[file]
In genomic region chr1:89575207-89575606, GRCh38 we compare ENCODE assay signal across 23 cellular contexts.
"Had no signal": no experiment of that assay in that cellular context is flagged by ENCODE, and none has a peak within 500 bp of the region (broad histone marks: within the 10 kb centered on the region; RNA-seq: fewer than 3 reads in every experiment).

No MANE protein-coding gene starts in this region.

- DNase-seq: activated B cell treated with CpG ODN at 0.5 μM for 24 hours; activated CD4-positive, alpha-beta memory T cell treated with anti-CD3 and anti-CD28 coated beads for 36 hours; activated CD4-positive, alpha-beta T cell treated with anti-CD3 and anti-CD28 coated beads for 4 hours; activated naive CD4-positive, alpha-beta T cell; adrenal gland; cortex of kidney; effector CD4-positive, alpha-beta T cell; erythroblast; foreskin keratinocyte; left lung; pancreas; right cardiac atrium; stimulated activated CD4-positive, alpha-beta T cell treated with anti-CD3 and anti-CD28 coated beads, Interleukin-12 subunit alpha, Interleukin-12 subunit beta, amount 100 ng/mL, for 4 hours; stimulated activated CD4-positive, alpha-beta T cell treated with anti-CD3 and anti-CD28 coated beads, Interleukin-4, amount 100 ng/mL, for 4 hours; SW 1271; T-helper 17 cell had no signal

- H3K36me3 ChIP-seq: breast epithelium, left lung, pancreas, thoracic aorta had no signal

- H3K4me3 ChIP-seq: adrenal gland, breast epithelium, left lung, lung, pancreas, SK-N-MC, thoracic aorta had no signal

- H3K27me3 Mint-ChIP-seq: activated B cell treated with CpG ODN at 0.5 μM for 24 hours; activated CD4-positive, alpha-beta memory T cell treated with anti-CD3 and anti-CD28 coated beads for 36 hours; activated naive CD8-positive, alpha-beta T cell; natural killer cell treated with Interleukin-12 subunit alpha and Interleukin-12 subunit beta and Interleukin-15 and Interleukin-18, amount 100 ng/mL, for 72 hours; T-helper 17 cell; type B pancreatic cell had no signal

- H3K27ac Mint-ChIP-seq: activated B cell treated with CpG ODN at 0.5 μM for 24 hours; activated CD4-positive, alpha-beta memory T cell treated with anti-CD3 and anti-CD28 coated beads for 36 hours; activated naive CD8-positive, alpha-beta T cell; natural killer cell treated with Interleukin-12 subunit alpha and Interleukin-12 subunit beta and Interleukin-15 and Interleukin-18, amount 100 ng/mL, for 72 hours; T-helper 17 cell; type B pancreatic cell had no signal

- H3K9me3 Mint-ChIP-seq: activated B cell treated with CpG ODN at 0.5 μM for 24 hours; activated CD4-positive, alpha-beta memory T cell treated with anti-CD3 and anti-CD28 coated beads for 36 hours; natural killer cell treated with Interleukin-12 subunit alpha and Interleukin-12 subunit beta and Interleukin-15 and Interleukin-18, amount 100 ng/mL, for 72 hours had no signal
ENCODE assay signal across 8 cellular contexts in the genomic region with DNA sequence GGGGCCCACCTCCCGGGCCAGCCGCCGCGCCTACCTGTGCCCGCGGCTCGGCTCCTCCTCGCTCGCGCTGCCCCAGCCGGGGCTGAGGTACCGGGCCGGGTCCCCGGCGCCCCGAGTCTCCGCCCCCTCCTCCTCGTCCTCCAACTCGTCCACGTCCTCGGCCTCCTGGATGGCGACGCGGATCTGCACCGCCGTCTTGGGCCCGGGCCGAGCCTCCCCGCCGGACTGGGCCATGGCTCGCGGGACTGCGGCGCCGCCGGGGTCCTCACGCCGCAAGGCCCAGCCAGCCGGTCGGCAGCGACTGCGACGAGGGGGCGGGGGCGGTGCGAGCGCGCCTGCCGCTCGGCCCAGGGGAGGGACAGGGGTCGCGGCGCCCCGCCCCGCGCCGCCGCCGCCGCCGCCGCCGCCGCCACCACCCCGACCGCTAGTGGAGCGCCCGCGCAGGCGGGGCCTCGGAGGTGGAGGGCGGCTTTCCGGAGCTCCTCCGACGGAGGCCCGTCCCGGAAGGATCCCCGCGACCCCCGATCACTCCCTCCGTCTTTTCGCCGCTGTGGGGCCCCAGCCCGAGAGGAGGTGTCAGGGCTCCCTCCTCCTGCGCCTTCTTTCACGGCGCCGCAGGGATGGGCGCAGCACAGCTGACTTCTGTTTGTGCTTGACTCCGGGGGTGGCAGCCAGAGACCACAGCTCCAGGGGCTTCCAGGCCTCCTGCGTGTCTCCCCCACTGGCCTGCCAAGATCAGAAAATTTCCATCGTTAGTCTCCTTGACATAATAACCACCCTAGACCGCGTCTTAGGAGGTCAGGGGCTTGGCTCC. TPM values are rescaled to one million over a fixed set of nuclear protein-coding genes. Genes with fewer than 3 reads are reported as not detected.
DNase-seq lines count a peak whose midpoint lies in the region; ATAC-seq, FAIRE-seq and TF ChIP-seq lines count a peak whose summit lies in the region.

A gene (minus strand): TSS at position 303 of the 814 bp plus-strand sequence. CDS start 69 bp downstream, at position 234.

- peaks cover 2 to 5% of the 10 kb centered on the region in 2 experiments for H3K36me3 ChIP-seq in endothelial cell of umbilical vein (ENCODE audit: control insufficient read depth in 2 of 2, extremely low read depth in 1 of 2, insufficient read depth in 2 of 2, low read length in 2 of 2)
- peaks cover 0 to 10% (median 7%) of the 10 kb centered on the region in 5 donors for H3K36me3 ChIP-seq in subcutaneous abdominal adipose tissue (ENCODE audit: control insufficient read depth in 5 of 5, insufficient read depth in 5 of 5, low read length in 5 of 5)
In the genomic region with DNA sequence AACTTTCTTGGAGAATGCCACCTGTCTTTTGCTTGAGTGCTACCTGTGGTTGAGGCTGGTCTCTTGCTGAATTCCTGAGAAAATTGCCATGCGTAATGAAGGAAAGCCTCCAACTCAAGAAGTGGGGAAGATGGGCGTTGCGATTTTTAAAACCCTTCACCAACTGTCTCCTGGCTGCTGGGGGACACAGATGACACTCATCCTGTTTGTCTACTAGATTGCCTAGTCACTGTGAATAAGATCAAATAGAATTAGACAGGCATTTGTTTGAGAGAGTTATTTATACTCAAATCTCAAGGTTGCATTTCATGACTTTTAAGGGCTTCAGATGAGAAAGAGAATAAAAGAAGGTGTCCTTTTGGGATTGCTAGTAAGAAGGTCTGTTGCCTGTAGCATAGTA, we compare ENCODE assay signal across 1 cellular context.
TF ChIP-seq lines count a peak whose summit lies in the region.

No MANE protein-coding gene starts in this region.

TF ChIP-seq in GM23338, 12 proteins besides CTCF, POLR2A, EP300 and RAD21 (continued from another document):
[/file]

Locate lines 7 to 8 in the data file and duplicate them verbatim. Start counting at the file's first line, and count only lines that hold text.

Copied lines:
- H3K27me3 Mint-ChIP-seq: activated B cell treated with CpG ODN at 0.5 μM for 24 hours; activated CD4-positive, alpha-beta memory T cell treated with anti-CD3 and anti-CD28 coated beads for 36 hours; activated naive CD8-positive, alpha-beta T cell; natural killer cell treated with Interleukin-12 subunit alpha and Interleukin-12 subunit beta and Interleukin-15 and Interleukin-18, amount 100 ng/mL, for 72 hours; T-helper 17 cell; type B pancreatic cell had no signal

- H3K27ac Mint-ChIP-seq: activated B cell treated with CpG ODN at 0.5 μM for 24 hours; activated CD4-positive, alpha-beta memory T cell treated with anti-CD3 and anti-CD28 coated beads for 36 hours; activated naive CD8-positive, alpha-beta T cell; natural killer cell treated with Interleukin-12 subunit alpha and Interleukin-12 subunit beta and Interleukin-15 and Interleukin-18, amount 100 ng/mL, for 72 hours; T-helper 17 cell; type B pancreatic cell had no signal